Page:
Needless to say, this plot is really just a line on which to hang Gilbert’s wickedly satirical comments on bureaucracy, silly laws and the death penalty (The Mikado is actually, among other things, a quite effective propaganda piece against capital punishment), and it ends with the decision of Ko-Ko to let Nanki-Poo and Yum-Yum get married and run off together if he can report to the Mikado that Nanki-Poo was executed, even though he wasn’t. One of the most delicious parts of the score, in fact, is Ko-Ko’s “The Criminal Cried,” his description of Nanki-Poo’s (fictitious) execution. The Mikado is pleased until he realizes that the “victim” of Ko-Ko’s execution is his son, whereupon he’s very displeased and Ko-Ko has to produce the still-alive Nanki-Poo to save his own neck. He also has to get Katisha (ya remember Katisha?) off Nanki-Poo’s back by courting her himself in what Gilbert seems to have intended as a deliberate parody of the famous scene in Shakespeare’s Richard III in which Richard gets Anne to marry him even though he had her previous husband — Edward, Prince of Lancaster, Henry VI’s son — killed. It ends happily, of course, with Nanki-Poo and Yum-Yum paired off, as are Ko-Ko and Katisha, and Titipu keeping its status as a city (it would have been downgraded to a village had no one been executed in the year Ko-Ko has served as Lord High Executioner). It’s not clear from imdb.com which British company produced this film, but the credits indicate that the distributor was J. Arthur Rank’s General Film, while in the U.S. the rights went to Universal, which had only previously released one all-color film (the 1930 musical King of Jazz with Paul Whiteman, shot in two-strip Technicolor). Universal released The Mikado in the U.S. three years before the first three-strip film they produced themselves, Arabian Nights. The film is quite charming — a bit too charming, in fact — expertly re-creating the D’Oyly Carte Opera Company’s performance tradition of The Mikado that no doubt dated back to the 1885 premiere, with the stylized ways the actors moved (one Fanfare reviewer said one of the joys of old Gilbert & Sullivan films was watching how the women manipulated their prop fans), with actors who had either worked in the original productions or been trained by people who did. One major disappointment is that Ko-Ko’s song “I’ve Got a Little List” is missing — apparently it was filmed and a print with it included survived in the D’Oyly Carte archives, but the commonly circulating copies leave it out — but all the other highlights of the score are here even though Sir Arthur Sullivan’s music, as fun as it is, really doesn’t delineate the characters effectively. (This weakness was probably the reason why, despite several attempts — including a version of Ivanhoe — Sullivan was never able to break out of the operetta ghetto and write a serious full-fledged opera that was a success.)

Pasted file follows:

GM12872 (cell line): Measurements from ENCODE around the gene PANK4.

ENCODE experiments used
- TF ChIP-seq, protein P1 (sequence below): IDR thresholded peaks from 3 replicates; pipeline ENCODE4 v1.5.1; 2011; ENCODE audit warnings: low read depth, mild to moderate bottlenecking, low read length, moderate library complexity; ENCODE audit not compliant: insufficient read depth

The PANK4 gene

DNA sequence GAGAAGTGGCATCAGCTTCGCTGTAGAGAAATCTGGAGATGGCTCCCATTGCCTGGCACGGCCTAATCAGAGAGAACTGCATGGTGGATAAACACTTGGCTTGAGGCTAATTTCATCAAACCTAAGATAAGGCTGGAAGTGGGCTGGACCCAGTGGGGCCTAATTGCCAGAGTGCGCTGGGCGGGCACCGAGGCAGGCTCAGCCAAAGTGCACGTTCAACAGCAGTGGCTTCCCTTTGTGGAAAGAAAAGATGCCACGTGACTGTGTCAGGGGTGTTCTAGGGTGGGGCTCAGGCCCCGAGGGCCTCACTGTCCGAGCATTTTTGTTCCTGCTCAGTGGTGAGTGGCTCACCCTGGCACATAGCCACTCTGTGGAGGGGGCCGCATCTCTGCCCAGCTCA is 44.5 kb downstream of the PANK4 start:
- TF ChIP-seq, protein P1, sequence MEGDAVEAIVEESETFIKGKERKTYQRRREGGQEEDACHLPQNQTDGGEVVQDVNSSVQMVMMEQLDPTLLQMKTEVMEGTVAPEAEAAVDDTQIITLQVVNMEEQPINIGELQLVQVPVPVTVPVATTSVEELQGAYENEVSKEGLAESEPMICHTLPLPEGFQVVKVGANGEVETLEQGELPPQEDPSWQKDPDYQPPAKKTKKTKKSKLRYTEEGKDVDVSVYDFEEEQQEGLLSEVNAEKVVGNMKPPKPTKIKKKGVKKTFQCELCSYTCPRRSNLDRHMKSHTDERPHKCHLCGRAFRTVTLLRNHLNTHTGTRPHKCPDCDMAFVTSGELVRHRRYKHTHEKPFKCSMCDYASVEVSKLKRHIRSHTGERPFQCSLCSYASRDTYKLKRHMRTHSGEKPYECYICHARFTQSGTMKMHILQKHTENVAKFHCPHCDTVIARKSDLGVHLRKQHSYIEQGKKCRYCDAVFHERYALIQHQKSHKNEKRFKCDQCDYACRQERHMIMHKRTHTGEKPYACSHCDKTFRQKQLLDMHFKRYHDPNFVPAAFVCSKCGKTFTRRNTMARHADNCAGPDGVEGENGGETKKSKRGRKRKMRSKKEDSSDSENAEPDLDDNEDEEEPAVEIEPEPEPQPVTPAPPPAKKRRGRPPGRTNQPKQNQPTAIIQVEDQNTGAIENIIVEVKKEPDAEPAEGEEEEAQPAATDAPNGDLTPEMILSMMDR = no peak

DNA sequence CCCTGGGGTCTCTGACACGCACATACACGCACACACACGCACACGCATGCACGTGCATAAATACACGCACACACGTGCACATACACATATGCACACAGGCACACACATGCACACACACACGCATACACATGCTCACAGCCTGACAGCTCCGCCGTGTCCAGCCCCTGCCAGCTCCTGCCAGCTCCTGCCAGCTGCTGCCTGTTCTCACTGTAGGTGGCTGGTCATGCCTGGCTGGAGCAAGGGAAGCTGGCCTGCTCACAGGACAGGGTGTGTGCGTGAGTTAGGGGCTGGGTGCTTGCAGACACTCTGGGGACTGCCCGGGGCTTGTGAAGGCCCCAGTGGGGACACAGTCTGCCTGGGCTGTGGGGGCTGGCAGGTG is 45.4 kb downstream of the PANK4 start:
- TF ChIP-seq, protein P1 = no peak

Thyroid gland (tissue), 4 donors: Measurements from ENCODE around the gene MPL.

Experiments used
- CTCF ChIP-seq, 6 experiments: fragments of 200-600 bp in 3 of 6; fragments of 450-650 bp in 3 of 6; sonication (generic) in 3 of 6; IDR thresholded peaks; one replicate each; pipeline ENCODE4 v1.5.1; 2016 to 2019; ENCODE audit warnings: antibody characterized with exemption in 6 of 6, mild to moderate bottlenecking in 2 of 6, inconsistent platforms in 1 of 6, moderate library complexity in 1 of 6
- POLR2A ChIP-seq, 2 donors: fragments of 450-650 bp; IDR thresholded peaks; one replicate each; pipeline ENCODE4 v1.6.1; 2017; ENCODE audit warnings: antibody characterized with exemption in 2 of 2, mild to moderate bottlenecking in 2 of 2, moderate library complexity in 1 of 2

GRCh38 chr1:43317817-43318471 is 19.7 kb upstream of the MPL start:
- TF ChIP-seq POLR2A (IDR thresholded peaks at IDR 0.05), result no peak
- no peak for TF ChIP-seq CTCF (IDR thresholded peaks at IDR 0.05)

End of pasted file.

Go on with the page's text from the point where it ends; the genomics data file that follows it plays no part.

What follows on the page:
The 1939 film of The Mikado is a quite charming period piece — the director, Victor Schertzinger (who was a songwriter and composer himself), stages the action effectively, though I suspect he could have been more creative if he hadn’t had Geoffrey Toye looking over his shoulder as producer, musical director and screenwriter — and much of the singing is surprisingly good. I’d grown to loathe Kenny Baker for the whiny tenor with which he’d afflicted movies like The Goldwyn Follies (for which he got to sing George Gershwin’s last songs — not one of the mega-talents for whom Gershwin had written, including Jolson, Astaire, Rogers, Lawrence, O.K. Merman et al.) and the Marx Brothers’ At the Circus (for which Harold Arlen’s songs “Two Blind Loves” and “Step Up and Take a Bow” reached a level of awfulness quite matching Baker’s renditions of them — Arlen and lyricist Yip Harburg had had to sign a two-film contract with MGM to get to do The Wizard of Oz, and this was the other film). But here he’s quite entertaining; apparently the sprightly late-19th century music of Sir Arthur Sullivan suited him better than the scraps of the Great American Songbook he got hold of in the U.S., and instead of whining he’s winning — if he seems a bit too much the pathetic nerd to be believable as a heart-felt lover, blame W. S. Gilbert for writing the character that way. He’s matched by his Yum-Yum, Jean Colin, whose excellent diction is a real pleasure and quite a contrast with the mush-mouths like Joan Sutherland who were to come later — Sutherland was an excellent singer except for her rotten diction that made it difficult for people (for me, anyway) to understand her even when she was singing in English, both her native language and my own. (I’ll never forget my experience of hearing a 1959 Sadler’s Wells broadcast of Handel’s Rodelinda, sung in English, with Sutherland and Janet Baker — and the difference in vocal clarity between Sutherland’s noisemaking and Baker’s crisp, pure, easily understandable enunciation is obvious and makes a mockery of the people who say, “Well, it’s coloratura music — it can’t be sung intelligibly!”) Also, while none of the (admittedly meager) documentation I’ve seen on this film has hinted at this, I suspect given the way later Gilbert and Sullivan video projects were done — with at least all the most popular of their works being filmed and sometimes attempts at the whole oeuvre — I suspect that there would have been additional Gilbert and Sullivan operetta films from Britain after this one, only that didn’t happen because World War II did.